On top of that, Loach’s films often point towards the hope of a happy ending for his beleaguered characters, only to deliver the hard life lesson that the good and the right do not always triumph.

His latest film, Sorry We Missed You, is easily one of his best.

Written by long-time collaborator Paul Laverty and set present-day, the story follows the increasingly tortured travails of Ricky and Abbie Turner (Kris Hitchen and Debbie Honeywood), a financially strapped working-class couple with a bright young daughter Liza Jane (Katie Proctor) and a delinquent teenage son Seb (Rhys Stone) to raise.

Up to their bottom lips in debt, Ricky’s plan is to become a commission-based courier driver, wherein he delivers parcels in his own van. He has a strict schedule to keep and a long list of responsibilities he must honour, lest he be hit with covering the expenses.

His work life is brutal, thanks chiefly to his unforgiving supervisor Maloney (Ross Brewster), an efficiency Nazi who defends his ultra-hardline approach by claiming that he is helping hard workers earn a good living.

Racing around the city with deadlines to meet and fines to pay for performance failures, the long hours and short rewards Ricky endures is intended to reflect the reality of this line of work. The end credits make brief mention of the many drivers who spoke with the filmmakers, their experiences highlighting the irony of supposedly being self-employed, yet having to work for an unyielding master.

Running parallel to Ricky’s turmoil are the ever-increasing pressures on his wife Abbie, a nurse who has had to make huge sacrifices to accommodate Ricky’s van purchase. Her devotion to her work comes under painful strain as their domestic situation deteriorates with Seb’s truancy and petty crime threatening his future.

Shining like a tiny LED light of hope through all this is their pre-teen daughter Liza Jane, a smart girl who watches the home-made mayhem with the silent intuition that they all deserve better.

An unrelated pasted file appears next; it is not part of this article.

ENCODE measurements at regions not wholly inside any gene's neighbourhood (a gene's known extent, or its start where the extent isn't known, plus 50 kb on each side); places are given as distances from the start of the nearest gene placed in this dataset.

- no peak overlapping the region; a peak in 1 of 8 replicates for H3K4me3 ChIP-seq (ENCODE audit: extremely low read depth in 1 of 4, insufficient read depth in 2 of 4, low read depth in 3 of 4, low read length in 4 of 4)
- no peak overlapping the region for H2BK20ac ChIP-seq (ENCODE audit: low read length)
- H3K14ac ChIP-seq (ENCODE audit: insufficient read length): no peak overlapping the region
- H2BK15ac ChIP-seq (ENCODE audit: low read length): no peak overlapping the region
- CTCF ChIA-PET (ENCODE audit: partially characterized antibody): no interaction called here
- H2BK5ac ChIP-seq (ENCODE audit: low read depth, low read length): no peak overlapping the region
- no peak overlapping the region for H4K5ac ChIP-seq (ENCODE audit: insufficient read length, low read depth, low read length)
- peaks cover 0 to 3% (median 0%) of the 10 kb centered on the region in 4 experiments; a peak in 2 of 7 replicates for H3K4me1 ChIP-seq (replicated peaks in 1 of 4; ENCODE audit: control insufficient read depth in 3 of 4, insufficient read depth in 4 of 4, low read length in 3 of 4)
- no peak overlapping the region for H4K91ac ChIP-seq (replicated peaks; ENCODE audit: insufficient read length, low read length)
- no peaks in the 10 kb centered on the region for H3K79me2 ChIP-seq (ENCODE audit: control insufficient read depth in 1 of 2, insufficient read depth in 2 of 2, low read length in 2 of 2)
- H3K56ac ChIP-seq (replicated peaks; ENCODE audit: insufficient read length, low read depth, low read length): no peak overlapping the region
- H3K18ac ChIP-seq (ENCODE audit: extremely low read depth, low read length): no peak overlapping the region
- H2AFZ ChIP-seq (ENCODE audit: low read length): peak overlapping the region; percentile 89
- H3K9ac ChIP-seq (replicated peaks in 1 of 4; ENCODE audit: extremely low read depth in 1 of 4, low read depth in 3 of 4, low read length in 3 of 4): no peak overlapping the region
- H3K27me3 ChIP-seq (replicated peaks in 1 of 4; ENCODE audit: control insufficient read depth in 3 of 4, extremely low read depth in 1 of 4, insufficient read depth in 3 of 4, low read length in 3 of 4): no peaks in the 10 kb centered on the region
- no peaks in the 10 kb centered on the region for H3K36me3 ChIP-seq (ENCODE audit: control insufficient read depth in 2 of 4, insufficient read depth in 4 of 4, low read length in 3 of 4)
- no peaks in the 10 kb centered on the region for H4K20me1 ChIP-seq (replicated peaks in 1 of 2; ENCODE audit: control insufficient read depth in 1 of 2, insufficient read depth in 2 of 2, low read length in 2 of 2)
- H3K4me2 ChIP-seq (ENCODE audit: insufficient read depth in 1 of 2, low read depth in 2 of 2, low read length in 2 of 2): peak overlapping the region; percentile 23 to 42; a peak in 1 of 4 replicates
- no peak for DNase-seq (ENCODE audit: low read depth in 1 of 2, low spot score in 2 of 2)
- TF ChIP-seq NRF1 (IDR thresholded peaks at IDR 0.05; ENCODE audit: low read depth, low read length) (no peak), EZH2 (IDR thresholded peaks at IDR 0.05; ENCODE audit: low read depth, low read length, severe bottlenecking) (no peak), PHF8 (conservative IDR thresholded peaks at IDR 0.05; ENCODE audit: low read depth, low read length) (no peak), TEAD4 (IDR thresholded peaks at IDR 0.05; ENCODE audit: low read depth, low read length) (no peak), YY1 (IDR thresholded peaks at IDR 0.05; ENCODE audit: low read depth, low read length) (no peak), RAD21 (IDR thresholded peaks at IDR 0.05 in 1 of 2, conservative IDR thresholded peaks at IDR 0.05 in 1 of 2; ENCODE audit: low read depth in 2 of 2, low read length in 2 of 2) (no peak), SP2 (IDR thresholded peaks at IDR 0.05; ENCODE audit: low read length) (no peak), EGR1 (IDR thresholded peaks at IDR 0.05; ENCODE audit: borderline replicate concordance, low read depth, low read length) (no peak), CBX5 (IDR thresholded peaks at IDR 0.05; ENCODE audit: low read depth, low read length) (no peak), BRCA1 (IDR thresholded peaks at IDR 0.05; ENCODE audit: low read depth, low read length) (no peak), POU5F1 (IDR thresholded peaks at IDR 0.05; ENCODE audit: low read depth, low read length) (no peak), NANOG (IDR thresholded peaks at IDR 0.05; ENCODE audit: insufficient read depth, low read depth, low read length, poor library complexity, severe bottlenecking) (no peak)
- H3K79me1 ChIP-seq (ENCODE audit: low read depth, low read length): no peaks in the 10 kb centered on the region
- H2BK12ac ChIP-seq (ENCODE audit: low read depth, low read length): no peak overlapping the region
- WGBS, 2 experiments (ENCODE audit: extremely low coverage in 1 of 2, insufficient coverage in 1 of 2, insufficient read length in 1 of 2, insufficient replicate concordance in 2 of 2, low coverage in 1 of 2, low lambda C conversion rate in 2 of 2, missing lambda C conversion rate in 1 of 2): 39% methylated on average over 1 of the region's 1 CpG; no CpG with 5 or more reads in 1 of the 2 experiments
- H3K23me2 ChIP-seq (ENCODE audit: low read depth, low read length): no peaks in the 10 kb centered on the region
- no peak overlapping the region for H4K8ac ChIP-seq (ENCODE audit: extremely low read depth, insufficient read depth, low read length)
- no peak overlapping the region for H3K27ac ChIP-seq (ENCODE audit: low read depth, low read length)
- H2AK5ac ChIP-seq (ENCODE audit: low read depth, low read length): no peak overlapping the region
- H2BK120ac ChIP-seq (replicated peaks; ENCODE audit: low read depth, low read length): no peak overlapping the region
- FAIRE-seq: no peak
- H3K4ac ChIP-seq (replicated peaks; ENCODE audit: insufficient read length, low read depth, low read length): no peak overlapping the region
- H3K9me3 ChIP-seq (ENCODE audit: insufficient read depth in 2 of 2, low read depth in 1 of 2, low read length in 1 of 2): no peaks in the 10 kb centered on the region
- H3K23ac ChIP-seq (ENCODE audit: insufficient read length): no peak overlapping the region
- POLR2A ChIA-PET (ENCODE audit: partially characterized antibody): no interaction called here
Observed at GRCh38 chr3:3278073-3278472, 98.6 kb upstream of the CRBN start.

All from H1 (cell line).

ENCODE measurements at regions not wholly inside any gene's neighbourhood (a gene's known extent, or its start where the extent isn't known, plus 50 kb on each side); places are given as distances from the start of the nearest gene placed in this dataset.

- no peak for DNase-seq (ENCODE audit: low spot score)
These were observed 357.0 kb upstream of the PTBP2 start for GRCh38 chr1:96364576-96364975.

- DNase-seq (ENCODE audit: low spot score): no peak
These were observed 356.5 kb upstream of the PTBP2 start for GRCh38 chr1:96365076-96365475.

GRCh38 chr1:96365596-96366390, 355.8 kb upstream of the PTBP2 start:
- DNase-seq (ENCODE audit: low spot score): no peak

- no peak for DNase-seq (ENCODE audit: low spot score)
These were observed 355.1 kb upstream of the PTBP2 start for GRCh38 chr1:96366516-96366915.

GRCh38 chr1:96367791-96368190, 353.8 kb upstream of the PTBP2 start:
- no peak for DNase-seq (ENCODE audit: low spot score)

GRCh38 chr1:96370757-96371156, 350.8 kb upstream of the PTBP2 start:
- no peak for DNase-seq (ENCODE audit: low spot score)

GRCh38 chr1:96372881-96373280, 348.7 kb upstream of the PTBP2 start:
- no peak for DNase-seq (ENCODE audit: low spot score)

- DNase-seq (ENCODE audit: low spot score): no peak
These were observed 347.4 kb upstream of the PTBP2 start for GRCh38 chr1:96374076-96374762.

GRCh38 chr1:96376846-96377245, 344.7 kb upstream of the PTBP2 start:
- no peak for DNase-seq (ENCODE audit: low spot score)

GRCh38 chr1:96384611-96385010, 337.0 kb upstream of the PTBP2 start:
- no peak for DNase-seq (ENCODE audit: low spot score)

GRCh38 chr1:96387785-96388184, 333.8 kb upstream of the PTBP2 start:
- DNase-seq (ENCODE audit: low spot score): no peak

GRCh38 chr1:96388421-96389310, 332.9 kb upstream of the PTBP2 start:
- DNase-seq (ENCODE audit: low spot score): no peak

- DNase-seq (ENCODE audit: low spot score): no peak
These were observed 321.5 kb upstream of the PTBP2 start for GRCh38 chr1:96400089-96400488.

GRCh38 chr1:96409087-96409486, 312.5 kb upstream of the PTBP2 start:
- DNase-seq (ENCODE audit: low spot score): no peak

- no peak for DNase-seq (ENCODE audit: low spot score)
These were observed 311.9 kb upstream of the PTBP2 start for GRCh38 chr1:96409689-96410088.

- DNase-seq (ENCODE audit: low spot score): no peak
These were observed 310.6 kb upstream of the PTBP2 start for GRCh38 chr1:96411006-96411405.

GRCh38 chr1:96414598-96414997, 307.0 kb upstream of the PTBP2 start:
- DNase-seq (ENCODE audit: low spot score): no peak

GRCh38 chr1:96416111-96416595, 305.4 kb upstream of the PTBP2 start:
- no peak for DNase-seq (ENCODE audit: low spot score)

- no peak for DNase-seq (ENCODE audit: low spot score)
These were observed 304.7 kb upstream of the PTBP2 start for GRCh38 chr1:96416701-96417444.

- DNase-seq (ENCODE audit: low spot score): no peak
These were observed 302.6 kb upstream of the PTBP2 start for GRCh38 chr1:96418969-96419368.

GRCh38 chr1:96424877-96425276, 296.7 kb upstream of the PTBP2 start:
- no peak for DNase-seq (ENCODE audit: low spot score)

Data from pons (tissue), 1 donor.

The emotional push and pull of the story sees Loach (now 83) in his element as the couple try fending off misery and strive to build some sort of future for their children. Like so many of his contemporary films, it’s touching, heart-breaking and all too real.

A life-long union man, Loach has never hidden his allegiance to the Left. Most of his films are politically charged, implicitly or explicitly railing against the oppressors of the working class, the elites and opportunists who exploit without conscience.

Yet, film after film, it is the humanism of Loach’s work that hits home. Though driven by politics, what he delivers is pure, heartfelt drama that stings with authenticity.

This latest film is yet another example, showing that Loach is at the peak of his powers.



As we merrily Morris-dance towards the New Year and all of the joys that it shall bring, we need to take pause and acknowledge what an absolute banner year it has been for Australian film, both aesthetically and commercially – though, not necessarily at the same time.

The year was graced by a heartening cluster of well-made, audience-oriented genre films that connected at the box office. They include:


Ride Like a Girl: Rachel Griffiths’ crowd-pleasing biographical drama about barrier-breaking jockey Michelle Payne was the biggest Aussie film of the year, taking a sweet $10.7 million (and counting). An uplifting, family-friendly, against-the-odds girl power film, it also achieved a rare feat for a local film by opening at #1, knocking off Downton Abbey. What a lovely sight that was.


Storm Boy: Shawn Seet’s noble remake/update of the classic 1976 film, starring Geoffrey Rush in one of his finest film performances. ($5m)